For those afraid that KeyWe will cause friendships and marriages to crumble like Overcooked is known to do, the developers at Stonewheat and Sons assured me that they are taking that into account:
“We love Overcooked. With KeyWe, we’re aiming to encourage a communicative, team-building dynamic between two coworkers: fast-paced, but perhaps less stressful, and a little cozier. We want the game to feel urgent and even chaotic at times, but there’s less danger of the post office literally catching on fire. One of our goals is that players can play through the whole game more casually if they wish to, with a relatively low-to-medium score required to progress to the next level. Players that want to really race the clock for expert-level scores can earn fancy rewards and achievements for doing so.”Oh, and they aren’t lying when they mention fancy rewards. In the demo build, you were able to customize Jeff and Debra with different hats and even change their colors. I chose to play as a panda/penguin-looking Kiwi that wore a classy top hat.
I then excitedly took my fancy Kiwi birds into the demo’s two stages – one that tasked us with typing out messages on a typewriter with keys scattered all over the level, and another that had us labeling letters to mail out to the other inhabitants of Bungalow Basin. Coordination was key, as some keys and labels would shift and rotate and move about the level. There is just something special about working together towards a common goal, and KeyWe instantly won me over in that department.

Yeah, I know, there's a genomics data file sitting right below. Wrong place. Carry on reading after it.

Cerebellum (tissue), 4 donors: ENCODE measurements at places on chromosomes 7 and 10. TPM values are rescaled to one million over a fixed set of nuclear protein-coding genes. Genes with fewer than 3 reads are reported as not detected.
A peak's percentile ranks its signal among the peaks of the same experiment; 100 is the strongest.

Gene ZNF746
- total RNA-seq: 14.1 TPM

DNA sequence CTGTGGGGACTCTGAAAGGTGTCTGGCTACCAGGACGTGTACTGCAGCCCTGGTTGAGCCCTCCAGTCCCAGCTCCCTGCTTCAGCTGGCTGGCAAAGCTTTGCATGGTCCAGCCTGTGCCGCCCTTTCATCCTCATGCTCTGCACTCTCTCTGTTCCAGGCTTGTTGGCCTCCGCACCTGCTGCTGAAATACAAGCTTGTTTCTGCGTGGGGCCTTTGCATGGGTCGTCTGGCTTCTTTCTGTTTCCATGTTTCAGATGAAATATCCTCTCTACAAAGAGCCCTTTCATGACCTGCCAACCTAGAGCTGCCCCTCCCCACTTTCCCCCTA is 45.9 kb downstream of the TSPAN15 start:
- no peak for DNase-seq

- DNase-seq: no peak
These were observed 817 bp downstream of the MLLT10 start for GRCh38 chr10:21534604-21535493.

I was playing with one of the developers, and although we hadn’t met prior to my time with the game, we instantly started shouting out commands and laughing at such moments as my Kiwi falling off the level and adorably parachuting back in, never giving up on our mission.
Another aspect of KeyWe that caught my attention was the superb animation of the Kiwi birds and other moving parts of each level. A standout was the Cassowary bird that was your mail courier, waiting for you to give him/her letters you have successfully labeled. For a game that won’t be released until 2021 on PC, it felt extremely polished and so ridiculously cute, especially the little movements that made these creatures feel so alive.
What works so well about these types of games is the realization of Bushnell’s Law – “All the best games are easy to learn and difficult to master.” It’s easy to become the Kiwi bird and stomp your butt on keys to type out a message, but to get the highest scores and rewards, you need to not only learn to be the best Kiwi bird you can be, you have to be a good teammate.
The one issue with simplicity, however, is that it can get boring if the same tasks must be performed over and over again. While Stonewheat and Sons aren’t ready to talk about everything they have planned for KeyWe, they did reassure me that they are using a “long-standing postal motto” as inspiration to keep the gameplay fresh.
“Beyond what we showed at PAX East, other examples of postal tasks include packaging shipping crates or working the front desk to sort incoming and outgoing mail. We don’t want to say too much too soon, but a long-standing postal motto is “Neither snow nor rain nor heat nor gloom of night stays these couriers from the swift completion of their appointed rounds,” and that’s giving us inspiration for how we theme new challenges in KeyWe.”
I know I’m biased by my love for New Zealand and the wonderful Kiwi bird, but I found KeyWe to be a special game that you just get when you first see it. I can’t wait to see how it evolves and to spend many amazing nights with those I love playing as two birds trying to make a name for themselves in one whimsical post office.